Former child actress recalls ‘It’s a Wonderful Life’
By Jackie Sheckler Finch
When Karolyn Grimes answers the phone at her Northern California home, her voice still has that musical sweetness that endeared her to millions of moviegoers.
And, of course, she can still recite her famous line, “Teacher says, ‘Every time a bell rings, an angel gets its wings.’”
That’s right, Karolyn Grimes is the little girl in the 1946 film, “It’s a Wonderful Life.”
She was six years old when she played Jimmy Stewart and Donna Reed’s daughter and proclaimed her memorable words as Clarence the angel got his wings.
But it wasn’t until she was 40 years old that Grimes finally saw the movie. “I was busy raising my children,” she says with a laugh. “I didn’t have time to watch movies.”
Turning back the hands of time, Grimes recalls how it all started and the long path she has traveled – both good and bad – since those childhood actress days.
“It hasn’t always been easy but it has made me who I am today, brought me to where I am today,” she says. “I truly believe this is the path I was meant to follow.”
Mother determined child would be a star
Born July 4, 1940, in Hollywood, Grimes was the daughter of a Safeway grocery store manager and a mother who was determined that her child was going to be a star.
“I was an only child and I think my mother was kind of living through me. She wanted me to be special.”
By the time she was four, Grimes was cast in her first movie, “That Night with You,” with two speaking lines.
“I couldn’t read so my mother would go over the lines with me the night before and right before we went to the filming,” Grimes says.
In total, Grimes appeared in 16 movies between 1945 and 1952. But it was “It’s a Wonderful Life” for which she is most remembered.
“It wasn’t a popular movie at all when it came out in 1946,” she reminds. “The movie was too dark. That was after World War II and people wanted to be entertained. They didn’t want a movie about some man thinking of committing suicide.”
Hollywood career cut short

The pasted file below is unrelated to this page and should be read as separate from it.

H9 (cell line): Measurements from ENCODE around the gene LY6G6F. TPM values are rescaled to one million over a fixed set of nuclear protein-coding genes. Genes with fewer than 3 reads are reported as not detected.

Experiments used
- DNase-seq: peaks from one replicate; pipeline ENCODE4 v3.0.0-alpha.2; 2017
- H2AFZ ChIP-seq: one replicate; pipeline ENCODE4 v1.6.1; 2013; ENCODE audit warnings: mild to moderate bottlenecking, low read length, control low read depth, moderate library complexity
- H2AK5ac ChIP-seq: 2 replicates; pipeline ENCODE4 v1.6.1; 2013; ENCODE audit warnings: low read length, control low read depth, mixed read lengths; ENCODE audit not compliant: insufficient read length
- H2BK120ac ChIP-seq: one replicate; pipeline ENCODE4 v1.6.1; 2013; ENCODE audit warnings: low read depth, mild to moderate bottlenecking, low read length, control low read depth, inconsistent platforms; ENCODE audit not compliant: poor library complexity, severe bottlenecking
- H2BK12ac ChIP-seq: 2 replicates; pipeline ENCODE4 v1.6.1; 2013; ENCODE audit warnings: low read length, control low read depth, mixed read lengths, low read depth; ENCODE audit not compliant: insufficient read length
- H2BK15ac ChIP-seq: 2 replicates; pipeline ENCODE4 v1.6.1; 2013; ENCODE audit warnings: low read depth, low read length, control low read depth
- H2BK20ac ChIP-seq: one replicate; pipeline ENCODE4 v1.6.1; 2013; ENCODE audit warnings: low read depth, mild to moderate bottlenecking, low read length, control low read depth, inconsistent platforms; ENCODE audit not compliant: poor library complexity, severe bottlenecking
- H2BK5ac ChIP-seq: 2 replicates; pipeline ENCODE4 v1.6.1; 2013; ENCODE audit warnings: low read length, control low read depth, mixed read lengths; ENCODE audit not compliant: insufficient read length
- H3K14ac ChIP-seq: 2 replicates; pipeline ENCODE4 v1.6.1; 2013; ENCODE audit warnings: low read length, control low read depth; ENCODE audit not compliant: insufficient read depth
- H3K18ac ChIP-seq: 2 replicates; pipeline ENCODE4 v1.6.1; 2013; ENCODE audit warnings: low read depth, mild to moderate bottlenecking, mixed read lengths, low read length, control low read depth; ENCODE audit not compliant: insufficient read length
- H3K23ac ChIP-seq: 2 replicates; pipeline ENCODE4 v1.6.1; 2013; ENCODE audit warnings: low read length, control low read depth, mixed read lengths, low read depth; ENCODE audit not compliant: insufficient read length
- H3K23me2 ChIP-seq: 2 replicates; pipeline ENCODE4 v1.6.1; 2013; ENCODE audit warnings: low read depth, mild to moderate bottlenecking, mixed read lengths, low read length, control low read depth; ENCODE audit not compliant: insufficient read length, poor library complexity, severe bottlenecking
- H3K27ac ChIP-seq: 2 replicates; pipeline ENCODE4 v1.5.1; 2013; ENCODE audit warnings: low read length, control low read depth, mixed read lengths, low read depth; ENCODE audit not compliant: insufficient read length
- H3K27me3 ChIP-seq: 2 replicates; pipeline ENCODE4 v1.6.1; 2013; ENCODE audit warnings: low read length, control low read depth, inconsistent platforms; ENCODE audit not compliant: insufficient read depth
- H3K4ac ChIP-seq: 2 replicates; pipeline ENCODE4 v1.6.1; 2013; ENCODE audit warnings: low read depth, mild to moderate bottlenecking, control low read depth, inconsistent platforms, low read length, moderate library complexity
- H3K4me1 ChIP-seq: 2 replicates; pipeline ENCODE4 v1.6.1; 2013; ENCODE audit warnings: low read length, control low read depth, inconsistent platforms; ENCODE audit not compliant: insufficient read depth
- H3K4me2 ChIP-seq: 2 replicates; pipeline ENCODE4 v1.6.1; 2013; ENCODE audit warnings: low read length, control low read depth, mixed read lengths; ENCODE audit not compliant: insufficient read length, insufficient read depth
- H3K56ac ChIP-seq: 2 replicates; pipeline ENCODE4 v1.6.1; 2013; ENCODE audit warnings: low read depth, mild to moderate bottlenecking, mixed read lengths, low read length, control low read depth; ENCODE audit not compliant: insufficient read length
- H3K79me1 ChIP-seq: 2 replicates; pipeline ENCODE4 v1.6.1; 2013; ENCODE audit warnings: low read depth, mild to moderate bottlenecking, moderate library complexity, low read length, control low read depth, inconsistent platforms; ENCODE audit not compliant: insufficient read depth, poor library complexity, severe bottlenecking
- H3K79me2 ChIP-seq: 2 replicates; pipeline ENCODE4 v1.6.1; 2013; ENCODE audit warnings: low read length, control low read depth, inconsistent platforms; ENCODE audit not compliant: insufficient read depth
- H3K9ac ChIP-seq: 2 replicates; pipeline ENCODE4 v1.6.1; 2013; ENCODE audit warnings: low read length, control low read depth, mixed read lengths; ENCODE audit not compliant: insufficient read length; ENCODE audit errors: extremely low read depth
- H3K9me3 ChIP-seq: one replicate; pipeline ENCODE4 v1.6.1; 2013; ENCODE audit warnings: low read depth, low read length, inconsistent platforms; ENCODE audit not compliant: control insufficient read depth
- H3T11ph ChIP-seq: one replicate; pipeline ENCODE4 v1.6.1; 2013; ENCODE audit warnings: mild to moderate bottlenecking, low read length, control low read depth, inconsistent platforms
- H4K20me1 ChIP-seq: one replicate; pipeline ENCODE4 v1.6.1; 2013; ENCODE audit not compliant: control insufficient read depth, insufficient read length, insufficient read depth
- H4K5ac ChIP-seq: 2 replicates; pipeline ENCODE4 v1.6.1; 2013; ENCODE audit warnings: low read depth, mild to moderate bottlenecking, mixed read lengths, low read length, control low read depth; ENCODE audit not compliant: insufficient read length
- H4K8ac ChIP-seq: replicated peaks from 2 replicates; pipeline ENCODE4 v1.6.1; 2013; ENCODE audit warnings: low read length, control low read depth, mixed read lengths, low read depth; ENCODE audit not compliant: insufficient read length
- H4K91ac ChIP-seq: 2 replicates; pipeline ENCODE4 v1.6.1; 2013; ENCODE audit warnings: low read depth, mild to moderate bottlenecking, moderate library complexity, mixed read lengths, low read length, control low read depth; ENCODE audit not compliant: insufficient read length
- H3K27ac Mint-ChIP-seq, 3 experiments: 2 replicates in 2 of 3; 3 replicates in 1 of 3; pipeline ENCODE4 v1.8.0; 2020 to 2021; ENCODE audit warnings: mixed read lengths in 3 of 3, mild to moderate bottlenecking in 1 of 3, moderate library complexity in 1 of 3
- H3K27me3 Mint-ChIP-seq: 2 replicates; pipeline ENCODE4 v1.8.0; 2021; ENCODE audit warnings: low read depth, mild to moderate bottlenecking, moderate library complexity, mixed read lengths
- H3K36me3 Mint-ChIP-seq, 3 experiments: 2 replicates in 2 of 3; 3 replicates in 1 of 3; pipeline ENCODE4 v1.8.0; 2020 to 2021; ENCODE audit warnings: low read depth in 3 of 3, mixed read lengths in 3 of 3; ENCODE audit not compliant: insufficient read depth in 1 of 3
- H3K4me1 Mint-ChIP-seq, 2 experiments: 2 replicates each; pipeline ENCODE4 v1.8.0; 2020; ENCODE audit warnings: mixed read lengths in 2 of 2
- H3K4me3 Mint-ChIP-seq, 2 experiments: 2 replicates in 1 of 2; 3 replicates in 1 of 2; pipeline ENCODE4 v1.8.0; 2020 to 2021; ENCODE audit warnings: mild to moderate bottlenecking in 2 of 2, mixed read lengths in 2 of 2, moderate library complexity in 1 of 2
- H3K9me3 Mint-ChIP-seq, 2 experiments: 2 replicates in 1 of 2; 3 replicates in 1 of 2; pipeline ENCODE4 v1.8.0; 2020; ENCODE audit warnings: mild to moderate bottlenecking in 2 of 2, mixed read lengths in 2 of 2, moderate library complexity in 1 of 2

Two tragic events happened to the young Grimes that changed the course of her life and derailed her movie career. Her mother died of early-onset Alzheimer’s disease when Grimes was 14. Her father died in an automobile accident when Grimes was 15. Her movie career ended with those immense losses.
“I do believe that I would have had a smashing acting career if my mother hadn’t died,” Grimes says. “She was the force behind me, the parent pushing me out the door.”
A court ruling sent Grimes to live in Osceola, Missouri, with her aunt and uncle in what Grimes describes as a “bad home… My aunt was cruel, a wicked person. It was a really traumatic situation.”
Although she doesn’t dwell on it, Grimes does mention that life was not always kind. She married young, had two children, became a medical technician, got divorced and her ex-husband was killed in a hunting accident.
Years later, she married a man with three children and together they had two more. Her youngest son committed suicide at age 18. Her husband died of cancer. Life might not have seemed so wonderful.
Jimmy Stewart comes calling
Then a strange thing happened. In the 1980s, Jimmy Stewart tracked her down.
“People had been asking him whatever happened to that little girl in the movie and he found me,” Grimes says, adding that the two made several public appearances together.
“The movie had sat on a shelf for 25 years and suddenly in the early 1970s, it seemed to be on every TV channel. It developed into this wonderful magical piece of film history that people love.”
In fact, Grimes is kept busy making appearances and granting interviews, especially around the Christmas season when the movie is always shown on TV stations.
Grimes also has written a cookbook and a children’s book titled “Zuzu’s Petals” patterned after a scene in the movie where Zuzu is upset because a rose that she brought home from school has started to lose its petals. Her father pretends to fix it but actually slips the petals into his pocket.
For 16 years, Grimes has returned to Seneca Falls, New York, on the second weekend of December for the It’s a Wonderful Life Festival. In 2010, Seneca Falls opened an It’s a Wonderful Life Museum.
Now 80 years old, Grimes says she never tires of talking about the film. One of her favorite memories was during the end of the movie when Jimmy Stewart is holding her and the entire cast is singing “Auld Lang Syne.”
“I didn’t know the words to that song but I kept moving my mouth and saying words that weren’t right,” she says. “The camera was taking a tight shot of me singing with Jimmy Stewart and Donna Reed.”
If you look closely, Grimes says, you can see Jimmy Stewart trying not to laugh as he sees the little girl’s mouth moving with the wrong words coming out.
“That’s the way he always was,” she says. “Jimmy Stewart was kind and friendly. He was just the greatest man and I am so glad that people still love to see him in this movie.”
Karolyn Grimes appeared in 16 movies between 1945 and 1952 including:
“Blue Skies” with Bing Crosby and Fred Astaire
“Mother Wore Tights” with Betty Grable
“Unconquered” with Gary Cooper
“The Bishop’s Wife” with Cary Grant
“Albuquerque” with Randolph Scott
“Lust for Gold” with Glenn Ford
“Rio Grande” with John Wayne
“Hans Christian Andersen” with Danny Kaye
For more information: Call It’s a Wonderful Life Museum (315) 568-5838 or click on
Photo courtesy of Karolyn Grimes: Zuzu gives her father, George Bailey, her wilting rose petals to revive.